Andrew Vrieze says building leads the math, but the math also leads the building.

This is the philosophy Vrieze has for his first-year Geometry in Construction class at Lewis-Palmer High School in Monument, where students are taught geometry in an applied trade.

The new program was implemented by instructors Vrieze and Kale Dyer. Their students recently completed the construction of their first free-standing structure, a prototype greenhouse.

With this first greenhouse completed and located outside in the class’s build site, near the school’s north-side entrance to its athletics facility, the 30 students in the class will separate into three smaller groups to produce nine more greenhouses over the next couple of months.

Vrieze said the class and program was designed by educators at Loveland High School almost 10 years ago. Vrieze and Dyer traveled to Loveland to observe the program there and found 120 students actually building a house every year for Habitat for Humanity, to be donated to a family in need.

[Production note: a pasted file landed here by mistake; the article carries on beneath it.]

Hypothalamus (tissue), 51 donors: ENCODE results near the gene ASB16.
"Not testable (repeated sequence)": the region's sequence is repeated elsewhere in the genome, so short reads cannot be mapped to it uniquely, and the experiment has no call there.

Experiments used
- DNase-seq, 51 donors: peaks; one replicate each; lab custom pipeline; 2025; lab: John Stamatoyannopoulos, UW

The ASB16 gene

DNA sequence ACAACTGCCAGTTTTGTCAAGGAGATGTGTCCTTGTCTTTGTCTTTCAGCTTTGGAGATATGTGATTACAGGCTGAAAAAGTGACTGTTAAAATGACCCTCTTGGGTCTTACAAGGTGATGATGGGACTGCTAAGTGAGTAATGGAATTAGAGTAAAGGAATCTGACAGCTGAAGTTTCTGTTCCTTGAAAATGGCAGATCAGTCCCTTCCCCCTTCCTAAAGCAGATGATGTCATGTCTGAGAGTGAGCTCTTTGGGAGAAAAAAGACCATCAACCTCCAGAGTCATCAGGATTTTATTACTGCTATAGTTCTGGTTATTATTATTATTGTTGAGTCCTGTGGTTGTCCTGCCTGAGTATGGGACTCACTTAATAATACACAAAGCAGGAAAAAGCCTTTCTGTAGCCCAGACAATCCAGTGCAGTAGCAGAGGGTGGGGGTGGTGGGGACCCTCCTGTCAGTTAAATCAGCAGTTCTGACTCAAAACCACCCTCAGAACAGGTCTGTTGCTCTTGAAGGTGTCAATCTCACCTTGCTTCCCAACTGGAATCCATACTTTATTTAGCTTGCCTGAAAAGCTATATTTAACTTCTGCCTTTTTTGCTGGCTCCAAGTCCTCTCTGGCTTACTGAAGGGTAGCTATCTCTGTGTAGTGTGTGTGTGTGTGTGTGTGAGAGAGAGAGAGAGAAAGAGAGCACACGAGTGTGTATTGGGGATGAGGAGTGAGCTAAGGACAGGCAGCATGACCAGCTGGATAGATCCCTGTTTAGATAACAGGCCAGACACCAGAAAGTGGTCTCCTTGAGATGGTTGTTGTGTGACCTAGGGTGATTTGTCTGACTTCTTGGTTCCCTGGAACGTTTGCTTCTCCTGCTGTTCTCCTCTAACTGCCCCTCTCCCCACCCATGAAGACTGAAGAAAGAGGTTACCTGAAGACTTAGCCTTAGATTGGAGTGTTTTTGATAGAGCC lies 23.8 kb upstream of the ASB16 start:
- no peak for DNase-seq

The initial project for the LPHS students was planned on a smaller scale. Projects’ scope will be adjusted as the program grows.

“We needed something for the kids to build,” Vrieze said. “We started out with picnic tables, started building little stair risers for the elementary schools.”

A structure was the next step. The students built a ¾-inch scale model of the greenhouse before putting the lifesize, usable structure together as the class’ first build. Vrieze said a children’s playhouse and a chicken coop may be next.

However, with the intent of having students learn by repetition and build more than one greenhouse, the program announced pre-sales of the structures to the community on social media. Nine additional greenhouses were sold at $1,500 each — the cost of materials, Vrieze said.

Ryan Lewis, a sophomore in the class who previously helped his father finish and build a bedroom in the basement of their home, said the greenhouse project is a predecessor to building tiny houses next year. He said making the greenhouse has helped the class learn the fundamental basics of homebuilding.